The company's S-1 lays the groundwork for what is widely expected to be one of the largest initial public offerings of the year, second only to Uber's IPO in May. It's also...Technologyread more
Fraud investigator Harry Markopolos' accusations extended beyond GE's management to actuaries, auditors and analysts who he claims overlooked billions in liabilities.Marketsread more
Trump's tweet comes a day after Apple put out a press release describing the money it spends on U.S.-based suppliers and vendors.Technologyread more
CNBC combed through Wall Street research to see which stocks are still a buy after their earnings reports.Marketsread more
President Donald Trump held a call on Wednesday with the CEOs of three major U.S. banks, according to people with knowledge of the situation.Marketsread more
Despite aggressive strides, Waymo needs one thing before their self-driving cars become a seriously useful transportation system: people. We talked to the ones closest to it.Technologyread more
Scientists say the smoke plumes, filled with megatons of tiny, harmful particles, could travel to other areas of the world and cause serious respiratory problems for people.Weather & Natural Disastersread more
Some Weight Watchers loyalists applaud Kurbo by WW. But nutritionists worry Kurbo promotes an unhealthy relationship with food during an especially impressionable time.Health and Scienceread more
Benefits from what President Trump called "the biggest reform of all time" to the tax code have dwindled to a faint breeze just 20 months after its enactment, writes John...Politicsread more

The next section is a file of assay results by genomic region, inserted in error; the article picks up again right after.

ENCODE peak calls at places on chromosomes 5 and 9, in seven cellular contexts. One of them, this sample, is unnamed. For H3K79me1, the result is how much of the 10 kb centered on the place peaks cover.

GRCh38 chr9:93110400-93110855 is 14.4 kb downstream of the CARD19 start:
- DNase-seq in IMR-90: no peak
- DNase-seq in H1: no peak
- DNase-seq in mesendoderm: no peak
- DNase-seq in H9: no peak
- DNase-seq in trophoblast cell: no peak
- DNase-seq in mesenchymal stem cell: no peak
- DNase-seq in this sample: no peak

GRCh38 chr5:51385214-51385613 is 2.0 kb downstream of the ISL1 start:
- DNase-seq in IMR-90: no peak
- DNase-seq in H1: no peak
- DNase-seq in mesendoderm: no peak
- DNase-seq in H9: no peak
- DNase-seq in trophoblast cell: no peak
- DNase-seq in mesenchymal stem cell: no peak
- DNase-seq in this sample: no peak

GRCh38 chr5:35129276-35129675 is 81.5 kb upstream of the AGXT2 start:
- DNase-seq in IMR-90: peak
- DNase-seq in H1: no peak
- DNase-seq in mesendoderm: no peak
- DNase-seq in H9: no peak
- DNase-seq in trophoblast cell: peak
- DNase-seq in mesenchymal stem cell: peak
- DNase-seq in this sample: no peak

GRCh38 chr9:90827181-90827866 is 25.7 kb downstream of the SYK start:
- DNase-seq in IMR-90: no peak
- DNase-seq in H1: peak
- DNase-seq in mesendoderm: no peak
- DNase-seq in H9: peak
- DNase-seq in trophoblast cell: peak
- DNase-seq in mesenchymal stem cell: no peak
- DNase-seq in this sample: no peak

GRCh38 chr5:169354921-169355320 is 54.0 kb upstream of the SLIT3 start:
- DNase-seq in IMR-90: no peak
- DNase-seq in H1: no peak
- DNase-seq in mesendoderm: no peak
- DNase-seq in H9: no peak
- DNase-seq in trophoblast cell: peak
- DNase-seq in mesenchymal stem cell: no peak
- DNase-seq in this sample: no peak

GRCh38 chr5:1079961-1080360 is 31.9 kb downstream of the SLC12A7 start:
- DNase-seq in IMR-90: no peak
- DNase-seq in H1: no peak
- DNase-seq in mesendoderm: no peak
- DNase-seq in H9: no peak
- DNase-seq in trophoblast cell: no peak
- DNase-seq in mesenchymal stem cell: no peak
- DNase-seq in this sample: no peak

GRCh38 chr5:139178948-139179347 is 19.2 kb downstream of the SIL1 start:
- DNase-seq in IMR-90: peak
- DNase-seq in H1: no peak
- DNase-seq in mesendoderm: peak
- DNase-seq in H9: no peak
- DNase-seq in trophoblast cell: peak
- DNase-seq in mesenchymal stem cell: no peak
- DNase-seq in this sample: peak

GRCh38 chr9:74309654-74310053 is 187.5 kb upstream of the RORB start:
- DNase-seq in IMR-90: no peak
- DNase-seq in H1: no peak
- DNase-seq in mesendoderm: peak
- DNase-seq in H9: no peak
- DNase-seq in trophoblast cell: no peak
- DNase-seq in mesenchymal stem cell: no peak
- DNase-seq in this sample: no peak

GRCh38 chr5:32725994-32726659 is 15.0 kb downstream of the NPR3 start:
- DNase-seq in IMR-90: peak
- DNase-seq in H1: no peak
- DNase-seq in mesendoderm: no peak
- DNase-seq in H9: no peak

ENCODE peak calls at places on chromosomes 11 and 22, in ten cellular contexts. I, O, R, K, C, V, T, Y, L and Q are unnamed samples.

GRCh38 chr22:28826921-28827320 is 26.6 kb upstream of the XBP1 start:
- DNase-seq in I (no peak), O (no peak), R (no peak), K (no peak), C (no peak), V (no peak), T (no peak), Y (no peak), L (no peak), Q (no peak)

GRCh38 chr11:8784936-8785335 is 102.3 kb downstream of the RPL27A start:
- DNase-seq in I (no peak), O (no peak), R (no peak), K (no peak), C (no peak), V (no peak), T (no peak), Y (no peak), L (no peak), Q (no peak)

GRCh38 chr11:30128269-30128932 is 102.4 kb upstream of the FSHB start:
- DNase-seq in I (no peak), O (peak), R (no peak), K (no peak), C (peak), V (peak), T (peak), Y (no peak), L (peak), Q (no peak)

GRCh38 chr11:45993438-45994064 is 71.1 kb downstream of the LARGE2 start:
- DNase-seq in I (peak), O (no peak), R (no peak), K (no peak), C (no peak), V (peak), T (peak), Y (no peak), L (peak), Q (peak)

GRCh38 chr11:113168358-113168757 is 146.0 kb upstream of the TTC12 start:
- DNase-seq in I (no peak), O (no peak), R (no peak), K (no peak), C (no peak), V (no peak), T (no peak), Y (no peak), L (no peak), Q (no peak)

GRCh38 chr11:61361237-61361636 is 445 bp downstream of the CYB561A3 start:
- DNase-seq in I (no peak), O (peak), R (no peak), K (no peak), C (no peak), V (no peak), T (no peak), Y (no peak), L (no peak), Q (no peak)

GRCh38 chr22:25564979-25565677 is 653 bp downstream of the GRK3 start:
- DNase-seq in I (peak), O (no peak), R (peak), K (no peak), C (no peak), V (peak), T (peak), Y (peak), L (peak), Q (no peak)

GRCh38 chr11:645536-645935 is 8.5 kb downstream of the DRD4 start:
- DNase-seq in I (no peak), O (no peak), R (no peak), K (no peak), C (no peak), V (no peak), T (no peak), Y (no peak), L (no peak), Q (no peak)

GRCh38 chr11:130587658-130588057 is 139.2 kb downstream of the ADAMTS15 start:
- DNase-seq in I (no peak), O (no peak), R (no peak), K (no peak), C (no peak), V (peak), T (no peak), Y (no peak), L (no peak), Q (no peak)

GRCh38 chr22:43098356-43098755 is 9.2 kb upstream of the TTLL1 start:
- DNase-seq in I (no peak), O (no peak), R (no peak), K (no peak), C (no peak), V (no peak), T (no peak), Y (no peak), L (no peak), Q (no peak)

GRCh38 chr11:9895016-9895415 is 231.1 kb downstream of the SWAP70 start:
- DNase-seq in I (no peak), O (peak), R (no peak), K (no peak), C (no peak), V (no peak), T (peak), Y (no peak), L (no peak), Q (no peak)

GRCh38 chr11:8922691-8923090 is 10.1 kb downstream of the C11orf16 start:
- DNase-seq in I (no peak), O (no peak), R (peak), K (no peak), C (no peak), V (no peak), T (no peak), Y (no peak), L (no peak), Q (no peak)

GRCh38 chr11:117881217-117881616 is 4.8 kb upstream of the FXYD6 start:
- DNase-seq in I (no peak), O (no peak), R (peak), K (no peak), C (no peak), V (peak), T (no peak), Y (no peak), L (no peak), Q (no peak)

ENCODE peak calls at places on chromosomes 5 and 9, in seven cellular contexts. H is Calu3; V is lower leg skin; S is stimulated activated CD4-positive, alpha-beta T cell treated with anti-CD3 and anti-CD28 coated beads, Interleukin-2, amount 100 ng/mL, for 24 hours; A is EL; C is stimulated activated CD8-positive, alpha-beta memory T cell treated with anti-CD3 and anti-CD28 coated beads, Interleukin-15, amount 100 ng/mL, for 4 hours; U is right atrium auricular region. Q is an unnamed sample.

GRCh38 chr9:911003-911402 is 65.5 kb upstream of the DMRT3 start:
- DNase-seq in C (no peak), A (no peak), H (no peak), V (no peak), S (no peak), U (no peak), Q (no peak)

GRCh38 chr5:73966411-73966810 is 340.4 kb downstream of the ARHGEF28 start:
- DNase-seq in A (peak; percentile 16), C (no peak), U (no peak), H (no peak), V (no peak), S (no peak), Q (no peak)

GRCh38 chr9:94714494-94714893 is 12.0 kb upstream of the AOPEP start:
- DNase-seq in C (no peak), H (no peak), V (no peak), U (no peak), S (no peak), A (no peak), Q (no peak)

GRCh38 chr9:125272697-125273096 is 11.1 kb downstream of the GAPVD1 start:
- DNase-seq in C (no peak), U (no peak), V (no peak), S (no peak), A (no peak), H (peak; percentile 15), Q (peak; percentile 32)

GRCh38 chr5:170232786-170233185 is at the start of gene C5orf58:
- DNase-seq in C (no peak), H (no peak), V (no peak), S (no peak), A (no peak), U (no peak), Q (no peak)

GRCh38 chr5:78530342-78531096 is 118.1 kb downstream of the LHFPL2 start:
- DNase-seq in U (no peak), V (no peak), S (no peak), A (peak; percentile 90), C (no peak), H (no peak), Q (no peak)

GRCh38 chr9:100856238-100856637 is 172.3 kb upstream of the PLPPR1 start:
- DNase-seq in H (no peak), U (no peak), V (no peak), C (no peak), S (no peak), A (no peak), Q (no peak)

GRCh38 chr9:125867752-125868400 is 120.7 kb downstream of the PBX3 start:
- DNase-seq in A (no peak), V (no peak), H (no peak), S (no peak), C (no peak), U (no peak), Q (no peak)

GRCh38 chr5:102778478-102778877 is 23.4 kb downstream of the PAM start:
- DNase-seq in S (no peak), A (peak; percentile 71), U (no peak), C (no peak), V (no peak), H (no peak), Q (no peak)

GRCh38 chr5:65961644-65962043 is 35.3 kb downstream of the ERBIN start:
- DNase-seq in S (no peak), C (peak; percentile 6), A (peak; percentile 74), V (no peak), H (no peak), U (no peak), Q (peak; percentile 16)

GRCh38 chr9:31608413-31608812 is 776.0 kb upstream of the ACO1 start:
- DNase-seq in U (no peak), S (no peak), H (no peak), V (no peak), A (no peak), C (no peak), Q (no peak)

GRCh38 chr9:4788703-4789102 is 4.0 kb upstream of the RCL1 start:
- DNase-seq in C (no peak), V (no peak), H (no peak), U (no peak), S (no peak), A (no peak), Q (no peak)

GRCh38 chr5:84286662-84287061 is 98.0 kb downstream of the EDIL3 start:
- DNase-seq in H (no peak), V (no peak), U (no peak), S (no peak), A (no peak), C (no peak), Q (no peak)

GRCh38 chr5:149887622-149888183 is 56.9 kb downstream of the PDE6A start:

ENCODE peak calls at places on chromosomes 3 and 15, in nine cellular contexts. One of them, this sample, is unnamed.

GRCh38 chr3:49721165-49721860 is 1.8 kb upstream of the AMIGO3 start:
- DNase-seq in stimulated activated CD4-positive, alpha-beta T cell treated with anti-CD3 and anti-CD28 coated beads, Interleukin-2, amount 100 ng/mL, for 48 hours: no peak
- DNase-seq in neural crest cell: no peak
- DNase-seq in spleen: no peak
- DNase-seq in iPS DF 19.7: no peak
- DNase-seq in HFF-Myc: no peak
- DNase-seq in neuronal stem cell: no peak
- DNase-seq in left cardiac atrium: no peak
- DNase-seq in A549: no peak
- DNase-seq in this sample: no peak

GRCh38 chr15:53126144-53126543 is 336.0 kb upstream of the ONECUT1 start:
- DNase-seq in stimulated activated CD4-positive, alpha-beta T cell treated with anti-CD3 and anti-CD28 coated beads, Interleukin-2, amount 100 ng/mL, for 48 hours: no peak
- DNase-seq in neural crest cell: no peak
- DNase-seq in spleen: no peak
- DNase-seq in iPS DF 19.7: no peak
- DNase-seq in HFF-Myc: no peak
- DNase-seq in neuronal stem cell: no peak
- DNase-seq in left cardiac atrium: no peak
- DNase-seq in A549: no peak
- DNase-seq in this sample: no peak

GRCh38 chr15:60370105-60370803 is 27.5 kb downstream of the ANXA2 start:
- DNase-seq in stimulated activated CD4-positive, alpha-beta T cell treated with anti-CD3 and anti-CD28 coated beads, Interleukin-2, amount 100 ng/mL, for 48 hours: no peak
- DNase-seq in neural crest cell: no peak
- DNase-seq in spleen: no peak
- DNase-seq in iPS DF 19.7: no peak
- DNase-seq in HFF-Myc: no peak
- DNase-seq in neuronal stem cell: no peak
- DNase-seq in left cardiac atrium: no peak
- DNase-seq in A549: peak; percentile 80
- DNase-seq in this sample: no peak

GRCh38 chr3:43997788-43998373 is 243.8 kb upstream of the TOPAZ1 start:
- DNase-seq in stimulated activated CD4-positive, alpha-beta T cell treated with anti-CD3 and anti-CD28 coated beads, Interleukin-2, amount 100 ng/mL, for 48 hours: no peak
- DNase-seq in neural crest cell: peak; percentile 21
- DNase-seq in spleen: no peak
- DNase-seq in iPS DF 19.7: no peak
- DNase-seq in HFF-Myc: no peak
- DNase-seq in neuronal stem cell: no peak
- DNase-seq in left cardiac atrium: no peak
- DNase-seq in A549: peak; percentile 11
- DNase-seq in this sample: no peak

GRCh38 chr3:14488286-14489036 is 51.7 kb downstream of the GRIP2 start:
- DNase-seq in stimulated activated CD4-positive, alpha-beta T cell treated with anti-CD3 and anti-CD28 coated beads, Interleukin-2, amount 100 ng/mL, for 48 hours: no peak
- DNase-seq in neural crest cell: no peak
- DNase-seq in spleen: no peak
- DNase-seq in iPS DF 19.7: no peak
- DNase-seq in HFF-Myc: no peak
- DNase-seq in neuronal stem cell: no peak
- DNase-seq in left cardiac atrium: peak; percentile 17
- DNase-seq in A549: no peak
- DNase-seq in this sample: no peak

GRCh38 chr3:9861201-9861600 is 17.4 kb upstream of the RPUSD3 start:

Epstein, 66, was found in his cell in Manhattan federal lockup Saturday morning and transferred to a nearby hospital, where he was subsequently pronounced dead.Politicsread more
Air travelers faced delays at U.S. airports on Friday afternoon after a computer issue snarled processing of international arrivals.Airlinesread more
The owners of the New York Mets baseball team have reached a revised agreement with the trustee seeking to recoup money for the victims of Bernard Madoff's fraud that gives them more time to pay up to $61 million, the parties announced on Tuesday.
The deal came four years after a group including brothers-in-law Fred Wilpon and Saul Katz, the owners of the Mets, reached a settlement to pay a maximum of $162 million as a trial in federal court in Manhattan was set to start in a lawsuit by trustee Irving Picard.
The lawsuit had accused the group of turning a blind eye to the fraud by Madoff, whose Ponzi scheme was uncovered in December 2008, a claim they denied. Wilpon and Katz had invested with Madoff for roughly 25 years. Now 78, Madoff pleaded guilty to fraud in March 2009 and is serving a 150-year prison term.
Picard has recovered or reached agreements to recover roughly $11.14 billion, more than three-fifths of the $17.5 billion of principal he has said customers of Bernard L. Madoff Investment Securities lost.
Under the original 2012 deal's formula, the amount owed by Wilpon, Katz and their partners at Sterling Equities was reduced as Picard made payments to victims, which included the settling parties, who had customer claims of $176.6 million.
Picard on Tuesday said that as a result of those payments, the $162 million had been reduced to $61 million, which would have been paid in two installments of $23.3 million this Tuesday and another $37.9 million on June 1, 2017.
Under the revised agreement announced in a joint statement on Tuesday, the Katz-Wilpon parties will pay only $16 million on Tuesday. The rest will be divided into four installments through 2020, with interest payments expected to equal $2.2 million.
Wilpon and Katz also increased personal guarantees to cover the unpaid balances, the parties said.